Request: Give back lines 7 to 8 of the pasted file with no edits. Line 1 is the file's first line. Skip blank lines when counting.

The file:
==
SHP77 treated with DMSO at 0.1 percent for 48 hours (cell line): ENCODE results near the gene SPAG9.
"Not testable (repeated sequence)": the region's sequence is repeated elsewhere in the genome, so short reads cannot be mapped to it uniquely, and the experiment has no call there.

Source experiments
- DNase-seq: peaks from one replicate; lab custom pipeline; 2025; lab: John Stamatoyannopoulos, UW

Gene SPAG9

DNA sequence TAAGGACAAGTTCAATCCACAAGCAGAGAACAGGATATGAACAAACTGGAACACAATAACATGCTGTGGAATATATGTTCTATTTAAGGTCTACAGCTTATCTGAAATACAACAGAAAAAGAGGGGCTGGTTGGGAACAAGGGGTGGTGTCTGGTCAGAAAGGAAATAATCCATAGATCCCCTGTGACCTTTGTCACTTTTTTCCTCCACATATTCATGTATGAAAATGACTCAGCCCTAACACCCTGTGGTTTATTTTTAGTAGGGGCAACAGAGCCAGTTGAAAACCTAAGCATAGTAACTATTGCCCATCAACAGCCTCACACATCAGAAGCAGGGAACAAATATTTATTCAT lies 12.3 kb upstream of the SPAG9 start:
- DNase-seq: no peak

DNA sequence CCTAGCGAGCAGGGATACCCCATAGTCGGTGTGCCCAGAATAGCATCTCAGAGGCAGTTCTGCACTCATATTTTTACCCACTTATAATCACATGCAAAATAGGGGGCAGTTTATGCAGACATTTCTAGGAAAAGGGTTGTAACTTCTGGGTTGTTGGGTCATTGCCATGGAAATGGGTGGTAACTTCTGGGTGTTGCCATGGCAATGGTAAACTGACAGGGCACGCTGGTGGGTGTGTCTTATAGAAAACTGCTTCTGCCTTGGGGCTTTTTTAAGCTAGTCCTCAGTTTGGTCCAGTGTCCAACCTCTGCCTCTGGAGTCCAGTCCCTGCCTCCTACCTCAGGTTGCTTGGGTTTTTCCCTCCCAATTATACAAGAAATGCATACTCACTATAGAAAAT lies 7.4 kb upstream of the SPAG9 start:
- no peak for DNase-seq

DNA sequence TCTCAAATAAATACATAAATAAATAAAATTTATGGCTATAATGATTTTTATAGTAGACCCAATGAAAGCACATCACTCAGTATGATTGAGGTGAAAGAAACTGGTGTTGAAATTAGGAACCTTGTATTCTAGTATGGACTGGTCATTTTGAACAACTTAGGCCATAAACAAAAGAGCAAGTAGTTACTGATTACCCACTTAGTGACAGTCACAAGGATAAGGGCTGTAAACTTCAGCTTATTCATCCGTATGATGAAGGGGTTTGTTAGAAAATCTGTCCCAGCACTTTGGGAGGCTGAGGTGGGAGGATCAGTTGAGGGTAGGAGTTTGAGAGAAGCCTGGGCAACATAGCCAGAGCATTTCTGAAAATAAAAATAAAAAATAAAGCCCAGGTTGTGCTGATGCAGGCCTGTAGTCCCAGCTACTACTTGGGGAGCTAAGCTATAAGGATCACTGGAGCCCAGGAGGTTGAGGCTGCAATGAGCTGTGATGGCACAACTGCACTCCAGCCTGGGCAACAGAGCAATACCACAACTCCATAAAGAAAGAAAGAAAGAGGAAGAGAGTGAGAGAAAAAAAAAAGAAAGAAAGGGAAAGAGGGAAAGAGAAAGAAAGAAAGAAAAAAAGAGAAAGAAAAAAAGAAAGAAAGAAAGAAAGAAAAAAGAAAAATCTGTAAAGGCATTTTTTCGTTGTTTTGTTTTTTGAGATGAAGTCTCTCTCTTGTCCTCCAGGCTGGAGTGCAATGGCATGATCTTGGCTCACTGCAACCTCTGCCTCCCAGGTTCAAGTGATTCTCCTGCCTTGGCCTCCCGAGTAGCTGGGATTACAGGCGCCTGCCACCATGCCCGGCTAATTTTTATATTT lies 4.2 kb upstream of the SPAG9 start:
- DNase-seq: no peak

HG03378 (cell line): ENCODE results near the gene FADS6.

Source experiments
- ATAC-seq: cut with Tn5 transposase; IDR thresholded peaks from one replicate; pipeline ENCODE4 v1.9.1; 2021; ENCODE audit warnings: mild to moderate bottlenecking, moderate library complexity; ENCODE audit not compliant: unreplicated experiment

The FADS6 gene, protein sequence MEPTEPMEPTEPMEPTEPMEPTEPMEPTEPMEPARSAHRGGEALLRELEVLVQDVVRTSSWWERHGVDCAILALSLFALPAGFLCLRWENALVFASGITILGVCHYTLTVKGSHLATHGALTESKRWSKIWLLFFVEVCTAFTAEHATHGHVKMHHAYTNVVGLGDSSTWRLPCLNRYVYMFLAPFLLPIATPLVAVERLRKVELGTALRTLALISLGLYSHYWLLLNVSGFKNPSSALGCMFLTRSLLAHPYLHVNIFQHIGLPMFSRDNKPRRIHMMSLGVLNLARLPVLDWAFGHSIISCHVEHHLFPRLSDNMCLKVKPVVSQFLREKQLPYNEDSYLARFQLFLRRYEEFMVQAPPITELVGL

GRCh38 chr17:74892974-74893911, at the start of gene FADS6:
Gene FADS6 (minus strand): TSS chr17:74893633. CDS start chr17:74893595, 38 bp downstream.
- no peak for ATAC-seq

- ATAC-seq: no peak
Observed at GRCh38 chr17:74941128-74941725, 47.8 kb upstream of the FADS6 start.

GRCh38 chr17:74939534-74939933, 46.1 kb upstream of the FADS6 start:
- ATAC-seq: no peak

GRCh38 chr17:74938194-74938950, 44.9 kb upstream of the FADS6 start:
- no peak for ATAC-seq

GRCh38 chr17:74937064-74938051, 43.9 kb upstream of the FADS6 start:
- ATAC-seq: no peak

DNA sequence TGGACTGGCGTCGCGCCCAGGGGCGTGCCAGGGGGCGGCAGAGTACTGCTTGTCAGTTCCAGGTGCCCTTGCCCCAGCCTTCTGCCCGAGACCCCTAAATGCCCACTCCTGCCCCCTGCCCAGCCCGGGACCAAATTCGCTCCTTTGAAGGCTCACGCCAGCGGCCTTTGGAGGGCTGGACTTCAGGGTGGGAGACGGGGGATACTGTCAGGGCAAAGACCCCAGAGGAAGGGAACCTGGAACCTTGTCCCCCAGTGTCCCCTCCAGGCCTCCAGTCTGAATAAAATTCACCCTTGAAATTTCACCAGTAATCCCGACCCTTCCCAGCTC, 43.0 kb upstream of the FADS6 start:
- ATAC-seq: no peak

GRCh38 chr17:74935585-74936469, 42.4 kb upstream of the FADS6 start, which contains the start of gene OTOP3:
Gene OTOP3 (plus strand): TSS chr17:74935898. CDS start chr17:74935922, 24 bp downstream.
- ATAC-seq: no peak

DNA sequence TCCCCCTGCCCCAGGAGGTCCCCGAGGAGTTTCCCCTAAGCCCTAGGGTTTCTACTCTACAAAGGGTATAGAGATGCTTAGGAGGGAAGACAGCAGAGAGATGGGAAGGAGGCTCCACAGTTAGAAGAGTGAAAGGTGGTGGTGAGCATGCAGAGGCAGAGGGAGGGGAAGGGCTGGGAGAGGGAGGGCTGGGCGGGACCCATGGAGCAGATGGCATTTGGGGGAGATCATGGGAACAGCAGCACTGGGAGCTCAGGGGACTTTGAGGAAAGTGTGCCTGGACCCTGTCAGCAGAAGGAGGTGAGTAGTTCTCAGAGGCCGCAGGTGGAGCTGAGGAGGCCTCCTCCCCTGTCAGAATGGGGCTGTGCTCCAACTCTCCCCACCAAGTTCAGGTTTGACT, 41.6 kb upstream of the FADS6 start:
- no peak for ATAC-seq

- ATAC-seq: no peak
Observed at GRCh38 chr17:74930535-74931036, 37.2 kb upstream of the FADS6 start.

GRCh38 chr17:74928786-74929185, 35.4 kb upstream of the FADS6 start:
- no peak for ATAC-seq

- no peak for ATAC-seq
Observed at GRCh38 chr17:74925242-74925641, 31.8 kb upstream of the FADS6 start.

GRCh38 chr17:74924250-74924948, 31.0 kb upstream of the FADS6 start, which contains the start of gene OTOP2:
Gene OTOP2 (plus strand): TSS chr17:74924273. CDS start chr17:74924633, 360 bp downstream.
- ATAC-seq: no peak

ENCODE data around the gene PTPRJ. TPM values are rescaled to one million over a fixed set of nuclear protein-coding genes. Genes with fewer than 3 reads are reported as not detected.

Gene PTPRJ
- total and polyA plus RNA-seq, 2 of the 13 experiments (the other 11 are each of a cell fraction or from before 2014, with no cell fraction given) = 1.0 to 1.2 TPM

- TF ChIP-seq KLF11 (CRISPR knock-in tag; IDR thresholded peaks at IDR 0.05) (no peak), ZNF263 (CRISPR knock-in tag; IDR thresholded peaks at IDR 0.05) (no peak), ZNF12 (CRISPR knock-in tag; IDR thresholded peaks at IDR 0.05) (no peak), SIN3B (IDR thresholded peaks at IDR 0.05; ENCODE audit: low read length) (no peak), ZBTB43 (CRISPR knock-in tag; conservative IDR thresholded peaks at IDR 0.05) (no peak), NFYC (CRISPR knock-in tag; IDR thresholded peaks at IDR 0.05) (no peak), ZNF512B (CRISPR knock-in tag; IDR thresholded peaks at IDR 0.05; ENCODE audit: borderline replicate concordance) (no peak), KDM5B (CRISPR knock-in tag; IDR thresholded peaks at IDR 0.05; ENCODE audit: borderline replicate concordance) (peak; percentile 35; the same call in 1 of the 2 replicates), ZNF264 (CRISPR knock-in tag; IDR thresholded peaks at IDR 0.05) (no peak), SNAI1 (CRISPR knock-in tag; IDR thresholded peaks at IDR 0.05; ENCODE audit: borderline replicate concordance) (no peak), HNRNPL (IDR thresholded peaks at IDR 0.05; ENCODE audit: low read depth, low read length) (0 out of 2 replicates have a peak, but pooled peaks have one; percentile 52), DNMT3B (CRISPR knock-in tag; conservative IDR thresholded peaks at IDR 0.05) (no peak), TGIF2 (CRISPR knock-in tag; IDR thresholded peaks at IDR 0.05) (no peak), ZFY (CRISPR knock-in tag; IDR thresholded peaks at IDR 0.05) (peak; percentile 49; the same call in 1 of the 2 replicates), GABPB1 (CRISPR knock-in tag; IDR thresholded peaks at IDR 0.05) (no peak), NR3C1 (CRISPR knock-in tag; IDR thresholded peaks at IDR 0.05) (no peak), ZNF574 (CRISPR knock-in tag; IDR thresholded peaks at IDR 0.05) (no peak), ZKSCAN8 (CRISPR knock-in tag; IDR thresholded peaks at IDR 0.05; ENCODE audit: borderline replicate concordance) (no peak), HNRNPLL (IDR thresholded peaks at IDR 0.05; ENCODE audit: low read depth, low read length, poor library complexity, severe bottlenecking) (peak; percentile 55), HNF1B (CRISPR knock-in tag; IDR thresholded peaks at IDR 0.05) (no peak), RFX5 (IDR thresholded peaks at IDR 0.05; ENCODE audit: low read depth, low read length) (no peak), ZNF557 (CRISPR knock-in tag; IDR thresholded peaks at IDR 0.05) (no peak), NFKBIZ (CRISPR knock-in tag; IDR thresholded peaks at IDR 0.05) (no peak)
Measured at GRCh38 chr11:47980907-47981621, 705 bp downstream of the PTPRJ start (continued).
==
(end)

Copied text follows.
- DNase-seq: no peak

DNA sequence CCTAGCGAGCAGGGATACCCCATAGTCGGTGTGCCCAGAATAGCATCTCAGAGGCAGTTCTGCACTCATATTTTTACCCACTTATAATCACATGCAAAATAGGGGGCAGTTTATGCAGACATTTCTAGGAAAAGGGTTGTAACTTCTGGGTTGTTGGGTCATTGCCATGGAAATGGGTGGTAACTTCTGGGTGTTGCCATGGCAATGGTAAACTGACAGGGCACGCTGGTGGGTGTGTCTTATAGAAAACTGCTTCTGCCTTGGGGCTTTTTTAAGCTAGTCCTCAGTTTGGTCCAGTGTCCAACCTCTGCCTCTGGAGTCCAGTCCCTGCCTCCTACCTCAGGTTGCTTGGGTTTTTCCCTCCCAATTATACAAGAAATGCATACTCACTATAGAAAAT lies 7.4 kb upstream of the SPAG9 start: